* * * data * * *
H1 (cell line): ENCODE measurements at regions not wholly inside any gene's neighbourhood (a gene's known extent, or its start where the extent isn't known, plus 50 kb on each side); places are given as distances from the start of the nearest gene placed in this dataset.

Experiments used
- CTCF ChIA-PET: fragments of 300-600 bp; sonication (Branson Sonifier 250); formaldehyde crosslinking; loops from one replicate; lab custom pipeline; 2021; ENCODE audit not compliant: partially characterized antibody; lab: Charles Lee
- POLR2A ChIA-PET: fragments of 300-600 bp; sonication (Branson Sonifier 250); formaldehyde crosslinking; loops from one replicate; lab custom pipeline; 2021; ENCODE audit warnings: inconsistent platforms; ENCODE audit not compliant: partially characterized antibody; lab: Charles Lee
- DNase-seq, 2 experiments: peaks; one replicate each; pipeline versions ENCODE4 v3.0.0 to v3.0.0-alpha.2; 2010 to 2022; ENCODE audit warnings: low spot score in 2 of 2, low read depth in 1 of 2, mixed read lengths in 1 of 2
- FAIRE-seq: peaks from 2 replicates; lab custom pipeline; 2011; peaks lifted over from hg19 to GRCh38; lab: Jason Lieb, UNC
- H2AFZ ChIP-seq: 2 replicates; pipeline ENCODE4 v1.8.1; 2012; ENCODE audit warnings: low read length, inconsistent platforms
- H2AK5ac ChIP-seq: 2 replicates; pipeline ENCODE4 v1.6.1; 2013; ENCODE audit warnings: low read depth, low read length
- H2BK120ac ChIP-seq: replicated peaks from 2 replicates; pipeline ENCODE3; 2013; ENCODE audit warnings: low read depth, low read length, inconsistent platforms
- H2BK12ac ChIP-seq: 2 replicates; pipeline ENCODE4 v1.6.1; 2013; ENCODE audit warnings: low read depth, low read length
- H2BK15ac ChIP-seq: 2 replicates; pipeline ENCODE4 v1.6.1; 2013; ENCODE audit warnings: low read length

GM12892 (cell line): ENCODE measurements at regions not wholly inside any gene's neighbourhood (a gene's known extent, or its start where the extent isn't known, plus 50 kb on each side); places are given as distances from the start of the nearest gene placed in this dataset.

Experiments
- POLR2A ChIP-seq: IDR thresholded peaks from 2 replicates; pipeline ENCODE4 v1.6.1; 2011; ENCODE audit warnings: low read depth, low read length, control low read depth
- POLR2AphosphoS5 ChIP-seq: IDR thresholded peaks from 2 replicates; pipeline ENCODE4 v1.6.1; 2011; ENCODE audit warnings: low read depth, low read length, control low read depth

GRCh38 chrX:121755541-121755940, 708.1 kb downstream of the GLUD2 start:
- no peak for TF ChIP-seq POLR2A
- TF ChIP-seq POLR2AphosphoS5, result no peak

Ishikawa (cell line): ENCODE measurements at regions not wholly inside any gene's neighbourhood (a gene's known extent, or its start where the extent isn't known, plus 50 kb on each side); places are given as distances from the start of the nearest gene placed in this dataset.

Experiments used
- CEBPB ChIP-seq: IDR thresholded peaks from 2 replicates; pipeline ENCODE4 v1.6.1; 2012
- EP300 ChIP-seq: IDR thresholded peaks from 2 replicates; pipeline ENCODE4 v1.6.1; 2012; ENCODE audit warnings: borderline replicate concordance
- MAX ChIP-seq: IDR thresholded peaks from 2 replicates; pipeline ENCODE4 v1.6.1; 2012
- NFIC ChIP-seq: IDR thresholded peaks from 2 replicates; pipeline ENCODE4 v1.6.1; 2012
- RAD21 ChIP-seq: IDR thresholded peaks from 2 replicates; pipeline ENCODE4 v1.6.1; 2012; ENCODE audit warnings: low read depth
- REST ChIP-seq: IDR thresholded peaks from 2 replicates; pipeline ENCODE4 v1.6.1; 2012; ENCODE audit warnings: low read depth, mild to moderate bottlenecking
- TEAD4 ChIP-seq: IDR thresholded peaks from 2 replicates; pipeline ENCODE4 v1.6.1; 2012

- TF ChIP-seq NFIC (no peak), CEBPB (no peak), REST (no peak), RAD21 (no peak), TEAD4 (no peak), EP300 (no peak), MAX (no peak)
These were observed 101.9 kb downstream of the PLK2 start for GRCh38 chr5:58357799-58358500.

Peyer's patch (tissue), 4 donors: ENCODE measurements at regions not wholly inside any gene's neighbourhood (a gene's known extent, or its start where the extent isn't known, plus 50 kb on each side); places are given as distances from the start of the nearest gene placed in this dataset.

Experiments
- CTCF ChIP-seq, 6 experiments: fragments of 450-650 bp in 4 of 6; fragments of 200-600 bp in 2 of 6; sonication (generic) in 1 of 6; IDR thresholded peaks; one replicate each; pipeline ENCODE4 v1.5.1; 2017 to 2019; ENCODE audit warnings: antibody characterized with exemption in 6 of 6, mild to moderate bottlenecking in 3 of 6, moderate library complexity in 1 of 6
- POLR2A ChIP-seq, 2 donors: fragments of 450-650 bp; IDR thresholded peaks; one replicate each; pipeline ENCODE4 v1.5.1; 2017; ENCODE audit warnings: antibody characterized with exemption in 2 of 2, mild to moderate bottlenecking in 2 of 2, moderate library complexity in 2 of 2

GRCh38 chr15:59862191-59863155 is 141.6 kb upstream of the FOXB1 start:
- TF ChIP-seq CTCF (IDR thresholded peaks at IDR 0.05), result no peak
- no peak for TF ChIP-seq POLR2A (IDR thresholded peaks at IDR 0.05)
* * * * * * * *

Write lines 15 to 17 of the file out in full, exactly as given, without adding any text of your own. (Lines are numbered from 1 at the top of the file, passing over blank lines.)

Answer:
- POLR2AphosphoS5 ChIP-seq: IDR thresholded peaks from 2 replicates; pipeline ENCODE4 v1.6.1; 2011; ENCODE audit warnings: low read depth, low read length, control low read depth

GRCh38 chrX:121755541-121755940, 708.1 kb downstream of the GLUD2 start:
- no peak for TF ChIP-seq POLR2A